For reasons that I’m sure are mainly nostalgia, my favourite gaming platform/era is and probably always will be DOS. PC games have always been fun to revisit over the years partly due to being able to go back and play them with better/different hardware. There aren’t many of these technologies I’ve not been able to get my hands on at this point but one I’ve never been able to try out for real has been composite CGA graphics.

For those who don’t remember back that far, CGA was IBM’s first attempt at colour graphics dating back to the original PC in 1981. Aside from some rarely used tweaked modes, it allowed for 4 colours at once out of just 4 predefined and garish palettes leading to PC games being notoriously ugly until EGA/PC Jr came along.

This reputation was not entirely deserved however as many games used a composite mode which through the use of the TV out built into most CGA cards could be used to produce artifact colours greatly increasing the range of colours available.

I can’t pretend to entirely understand how it works but these artifact colours are produced by the interference when certain dot patterns are sent using the American NTSC TV signal. The dots would smear together to produce a block of solid colour instead. Here in the UK, this was never an option as the PAL system we use didn’t degrade in this way. While there were composite monitors around no doubt, I’ve never seen one. In the States, they are common enough which led to me importing yet another bit of old hardware, an Apple composite monitor:-

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This was in unusually good shape for one of my retro buys as I didn’t want to take a chance on importing something this size. It did of course have a load of writing all over the back of the case. Some isopropyl alcohol (only available at the chemist over here) just about removed it all but the black writing proved stubborn. The more important matter to what it looks like, is does it actually work?

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The answer so far is sort of. I’ve tried it out with my Tandy 1000 and am able to run both the CGA and composite monitors simultaneously thanks to the dual output. There is definitely extra colour produced. It just isn’t necessarily the right colour. By way of example, Kings Quest 2 above. This is rendered in high res monochrome on the RGB monitor on the right, which is converted into the admittedly colourful but clearly wrong image on the left. These composite monitors do have a tint control which can swivelled around to change the colours but I’m unable to get it to anything sensible no matter what. As far I can tell, the problem I’m having is that the Tandy composite isn’t quite the same as real CGA.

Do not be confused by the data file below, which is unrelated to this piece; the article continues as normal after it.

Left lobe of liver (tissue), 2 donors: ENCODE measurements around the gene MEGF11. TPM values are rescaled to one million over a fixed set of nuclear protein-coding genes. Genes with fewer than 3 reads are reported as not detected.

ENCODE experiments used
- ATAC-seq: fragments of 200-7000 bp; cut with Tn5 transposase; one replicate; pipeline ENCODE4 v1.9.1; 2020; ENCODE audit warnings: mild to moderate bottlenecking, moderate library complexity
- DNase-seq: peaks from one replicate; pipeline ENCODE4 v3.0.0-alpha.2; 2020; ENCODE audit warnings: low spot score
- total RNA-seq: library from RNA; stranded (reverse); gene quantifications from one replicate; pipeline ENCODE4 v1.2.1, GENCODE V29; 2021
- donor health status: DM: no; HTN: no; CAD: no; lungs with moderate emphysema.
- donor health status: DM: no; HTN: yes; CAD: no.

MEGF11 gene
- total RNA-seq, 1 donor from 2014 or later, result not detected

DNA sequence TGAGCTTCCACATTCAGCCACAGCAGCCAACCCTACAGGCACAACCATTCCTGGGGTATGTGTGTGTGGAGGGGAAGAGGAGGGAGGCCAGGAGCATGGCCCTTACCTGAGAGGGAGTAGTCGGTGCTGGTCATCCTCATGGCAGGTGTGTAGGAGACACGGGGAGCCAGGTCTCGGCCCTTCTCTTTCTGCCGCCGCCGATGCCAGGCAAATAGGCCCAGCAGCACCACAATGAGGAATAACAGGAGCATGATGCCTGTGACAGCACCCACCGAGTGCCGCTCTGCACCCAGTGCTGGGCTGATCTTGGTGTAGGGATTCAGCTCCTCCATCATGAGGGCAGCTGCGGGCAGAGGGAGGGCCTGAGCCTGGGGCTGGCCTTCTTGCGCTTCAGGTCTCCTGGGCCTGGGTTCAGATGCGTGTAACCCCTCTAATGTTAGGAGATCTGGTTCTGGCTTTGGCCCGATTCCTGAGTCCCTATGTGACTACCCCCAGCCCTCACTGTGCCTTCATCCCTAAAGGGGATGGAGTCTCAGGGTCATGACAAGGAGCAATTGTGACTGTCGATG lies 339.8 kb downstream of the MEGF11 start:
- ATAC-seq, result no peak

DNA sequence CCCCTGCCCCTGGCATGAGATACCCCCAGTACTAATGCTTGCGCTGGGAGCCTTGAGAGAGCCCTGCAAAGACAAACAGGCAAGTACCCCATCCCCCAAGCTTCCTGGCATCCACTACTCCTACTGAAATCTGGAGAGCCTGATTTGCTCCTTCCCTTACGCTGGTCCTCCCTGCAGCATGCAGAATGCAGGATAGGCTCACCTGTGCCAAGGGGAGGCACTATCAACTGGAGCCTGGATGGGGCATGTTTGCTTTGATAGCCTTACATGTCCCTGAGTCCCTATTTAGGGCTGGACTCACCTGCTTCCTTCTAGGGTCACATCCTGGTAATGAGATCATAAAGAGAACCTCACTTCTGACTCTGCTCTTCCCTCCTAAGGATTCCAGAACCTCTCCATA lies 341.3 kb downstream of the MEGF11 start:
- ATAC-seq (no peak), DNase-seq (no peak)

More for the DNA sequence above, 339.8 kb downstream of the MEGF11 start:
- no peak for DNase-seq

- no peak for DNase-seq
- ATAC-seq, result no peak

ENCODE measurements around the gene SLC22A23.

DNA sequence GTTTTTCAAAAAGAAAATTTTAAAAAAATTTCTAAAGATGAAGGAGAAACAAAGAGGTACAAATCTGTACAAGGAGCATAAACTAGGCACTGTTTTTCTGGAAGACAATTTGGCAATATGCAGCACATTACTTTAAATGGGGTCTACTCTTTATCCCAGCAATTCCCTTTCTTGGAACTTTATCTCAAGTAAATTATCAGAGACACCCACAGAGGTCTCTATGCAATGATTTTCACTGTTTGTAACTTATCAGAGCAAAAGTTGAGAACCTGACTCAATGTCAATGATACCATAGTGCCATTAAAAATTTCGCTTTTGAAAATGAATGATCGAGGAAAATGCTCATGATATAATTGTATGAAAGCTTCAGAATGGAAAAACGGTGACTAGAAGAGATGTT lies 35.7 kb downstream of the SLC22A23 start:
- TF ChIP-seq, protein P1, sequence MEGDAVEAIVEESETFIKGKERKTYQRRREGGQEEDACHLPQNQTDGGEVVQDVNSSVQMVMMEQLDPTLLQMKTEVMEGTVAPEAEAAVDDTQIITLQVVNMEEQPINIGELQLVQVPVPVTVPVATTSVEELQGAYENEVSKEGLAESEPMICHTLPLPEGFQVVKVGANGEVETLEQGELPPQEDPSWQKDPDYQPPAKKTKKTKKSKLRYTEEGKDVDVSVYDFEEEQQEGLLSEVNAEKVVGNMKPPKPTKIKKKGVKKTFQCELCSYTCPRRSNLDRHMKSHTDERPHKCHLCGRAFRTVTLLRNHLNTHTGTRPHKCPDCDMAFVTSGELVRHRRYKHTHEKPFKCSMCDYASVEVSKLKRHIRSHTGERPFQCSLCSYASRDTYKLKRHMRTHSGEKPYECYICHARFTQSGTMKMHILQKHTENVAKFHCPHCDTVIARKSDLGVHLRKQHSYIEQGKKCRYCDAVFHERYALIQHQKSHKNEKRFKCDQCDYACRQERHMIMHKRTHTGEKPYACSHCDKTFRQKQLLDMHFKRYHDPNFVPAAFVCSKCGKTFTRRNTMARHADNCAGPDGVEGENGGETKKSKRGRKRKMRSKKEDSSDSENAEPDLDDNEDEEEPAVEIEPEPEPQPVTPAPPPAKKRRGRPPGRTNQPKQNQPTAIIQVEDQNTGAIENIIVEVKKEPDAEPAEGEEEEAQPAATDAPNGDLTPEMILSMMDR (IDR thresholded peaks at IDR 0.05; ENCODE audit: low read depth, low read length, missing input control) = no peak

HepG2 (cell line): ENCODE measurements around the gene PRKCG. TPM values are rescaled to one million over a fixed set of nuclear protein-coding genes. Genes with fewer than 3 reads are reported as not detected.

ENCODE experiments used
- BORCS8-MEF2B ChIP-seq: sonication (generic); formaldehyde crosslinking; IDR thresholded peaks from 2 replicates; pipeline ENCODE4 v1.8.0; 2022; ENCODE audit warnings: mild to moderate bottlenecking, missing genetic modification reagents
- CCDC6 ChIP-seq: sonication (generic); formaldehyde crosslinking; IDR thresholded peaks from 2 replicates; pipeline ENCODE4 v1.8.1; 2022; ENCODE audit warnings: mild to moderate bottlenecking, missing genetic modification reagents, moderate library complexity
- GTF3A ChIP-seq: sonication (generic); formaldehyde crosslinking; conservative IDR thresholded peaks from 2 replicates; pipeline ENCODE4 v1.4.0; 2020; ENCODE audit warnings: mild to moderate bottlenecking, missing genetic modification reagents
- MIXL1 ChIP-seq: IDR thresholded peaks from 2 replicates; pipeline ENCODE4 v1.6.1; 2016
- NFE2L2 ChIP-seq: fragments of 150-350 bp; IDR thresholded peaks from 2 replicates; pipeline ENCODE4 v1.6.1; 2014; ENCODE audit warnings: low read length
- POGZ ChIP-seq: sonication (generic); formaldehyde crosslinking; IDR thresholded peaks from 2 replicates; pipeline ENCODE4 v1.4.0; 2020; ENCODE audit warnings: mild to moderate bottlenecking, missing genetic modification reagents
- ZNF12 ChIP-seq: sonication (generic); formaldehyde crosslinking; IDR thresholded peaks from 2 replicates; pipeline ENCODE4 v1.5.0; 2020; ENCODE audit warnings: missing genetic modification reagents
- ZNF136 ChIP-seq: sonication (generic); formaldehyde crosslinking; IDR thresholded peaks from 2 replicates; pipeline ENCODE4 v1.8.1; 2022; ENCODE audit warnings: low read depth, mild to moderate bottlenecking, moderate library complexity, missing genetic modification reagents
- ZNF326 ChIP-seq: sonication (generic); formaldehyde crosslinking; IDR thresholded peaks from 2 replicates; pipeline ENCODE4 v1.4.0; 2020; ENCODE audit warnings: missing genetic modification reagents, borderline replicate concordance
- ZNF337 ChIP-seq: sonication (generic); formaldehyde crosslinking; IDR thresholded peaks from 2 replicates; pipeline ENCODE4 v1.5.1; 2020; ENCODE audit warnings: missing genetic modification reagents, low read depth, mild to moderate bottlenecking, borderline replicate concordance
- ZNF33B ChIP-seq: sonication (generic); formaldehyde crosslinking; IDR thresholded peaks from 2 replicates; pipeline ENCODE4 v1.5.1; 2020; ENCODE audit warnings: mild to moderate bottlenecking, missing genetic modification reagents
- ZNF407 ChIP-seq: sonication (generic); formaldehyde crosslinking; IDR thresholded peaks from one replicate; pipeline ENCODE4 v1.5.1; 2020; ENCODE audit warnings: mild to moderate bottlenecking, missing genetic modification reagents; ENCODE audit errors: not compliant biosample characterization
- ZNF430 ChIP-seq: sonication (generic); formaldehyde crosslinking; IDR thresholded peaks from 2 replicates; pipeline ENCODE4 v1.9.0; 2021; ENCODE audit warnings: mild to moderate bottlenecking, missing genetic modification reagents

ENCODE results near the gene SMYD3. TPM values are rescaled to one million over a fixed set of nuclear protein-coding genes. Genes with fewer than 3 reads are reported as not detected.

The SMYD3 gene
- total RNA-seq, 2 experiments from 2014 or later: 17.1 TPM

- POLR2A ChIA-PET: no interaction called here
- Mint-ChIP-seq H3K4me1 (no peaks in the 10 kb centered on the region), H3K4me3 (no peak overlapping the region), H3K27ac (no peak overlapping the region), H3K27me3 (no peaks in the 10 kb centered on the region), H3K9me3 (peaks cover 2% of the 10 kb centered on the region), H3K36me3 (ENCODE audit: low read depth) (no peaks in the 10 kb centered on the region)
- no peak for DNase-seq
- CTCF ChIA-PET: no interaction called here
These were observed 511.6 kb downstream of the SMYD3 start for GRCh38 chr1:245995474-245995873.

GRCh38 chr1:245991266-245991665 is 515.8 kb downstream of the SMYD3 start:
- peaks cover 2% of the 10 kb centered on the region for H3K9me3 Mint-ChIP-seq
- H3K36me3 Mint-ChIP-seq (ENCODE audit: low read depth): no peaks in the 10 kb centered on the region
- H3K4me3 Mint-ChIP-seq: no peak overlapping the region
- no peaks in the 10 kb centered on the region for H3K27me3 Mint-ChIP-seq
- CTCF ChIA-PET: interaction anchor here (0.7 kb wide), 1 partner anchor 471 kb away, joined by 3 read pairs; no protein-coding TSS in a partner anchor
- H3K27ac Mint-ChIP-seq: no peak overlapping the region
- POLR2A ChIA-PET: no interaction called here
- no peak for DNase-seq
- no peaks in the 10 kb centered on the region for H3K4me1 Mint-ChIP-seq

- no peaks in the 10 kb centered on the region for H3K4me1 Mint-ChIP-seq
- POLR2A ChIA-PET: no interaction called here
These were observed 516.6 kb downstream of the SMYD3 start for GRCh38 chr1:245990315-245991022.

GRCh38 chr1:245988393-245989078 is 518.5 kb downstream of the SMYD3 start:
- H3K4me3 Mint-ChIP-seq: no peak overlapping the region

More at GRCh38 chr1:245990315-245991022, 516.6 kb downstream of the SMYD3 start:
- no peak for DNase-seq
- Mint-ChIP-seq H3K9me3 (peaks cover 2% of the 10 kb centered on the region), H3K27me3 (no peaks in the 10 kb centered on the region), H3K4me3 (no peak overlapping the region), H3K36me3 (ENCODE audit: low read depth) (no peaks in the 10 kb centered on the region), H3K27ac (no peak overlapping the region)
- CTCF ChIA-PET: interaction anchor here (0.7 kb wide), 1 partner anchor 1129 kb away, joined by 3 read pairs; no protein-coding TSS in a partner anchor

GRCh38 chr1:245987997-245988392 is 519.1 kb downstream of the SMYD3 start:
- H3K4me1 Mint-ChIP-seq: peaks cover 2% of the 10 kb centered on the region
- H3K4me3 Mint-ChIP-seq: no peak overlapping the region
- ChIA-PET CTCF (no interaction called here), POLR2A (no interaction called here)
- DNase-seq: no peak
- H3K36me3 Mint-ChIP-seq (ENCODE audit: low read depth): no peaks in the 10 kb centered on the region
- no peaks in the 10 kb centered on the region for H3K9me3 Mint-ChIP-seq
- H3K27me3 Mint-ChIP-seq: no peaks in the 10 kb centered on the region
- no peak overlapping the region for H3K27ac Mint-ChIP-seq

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Apart from the hires mono, the other means of rendering composite colour was to use a standard resolution CGA image with all 4 colours shown as normal and certain combinations of coloured dots would merge together to produce the extra colours. I gather the artifact colours produced this way were more flaky but it did mean you only needed one set of graphics for CGA and composite support. This explains a lot about those garish CGA graphics in early DOS games which were clearly meant to be played in composite. One such game was Ultima 2 which doesn’t look too bad at all on the Tandy in composite, although I’m sure it’s still not quite correct.

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Here’s a side by side comparison. Even on the Tandy, this shows the substantial improvement with blue water, green grass and trees and some of the player sprites look to have hair and clothing.

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I had originally planned to do a side-by-side video but trying to film this composite monitor simply wasn’t going to happen by phone. Taking photos was tricky enough. I may experiment with other camera apps but I left it for now since I’ve not got this working correctly as of yet.

I can certainly see the potential improvement to some of these ancient DOS games at any rate. The composite graphics are quite blurred with unclear text but this isn’t much of a sacrifice in your average game of the time. The main problem is my Tandy is clearly not the tool for the job. As luck would have it, I did get a true CGA card thrown in with the CGA monitor I got some months back:-

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It may be about as simple as PC graphics can get but this thing is an absolute colossus of an expansion card. The original plan was to slip this in the Tandy but it’s so large there is no way it’s getting into the case. Due to the connector design it won’t go in anything except an 8-bit slot either so I can forget trying it on my P2. In short, I need another old PC (which I’m sure can be arranged) and I’ll revisit this topic another day.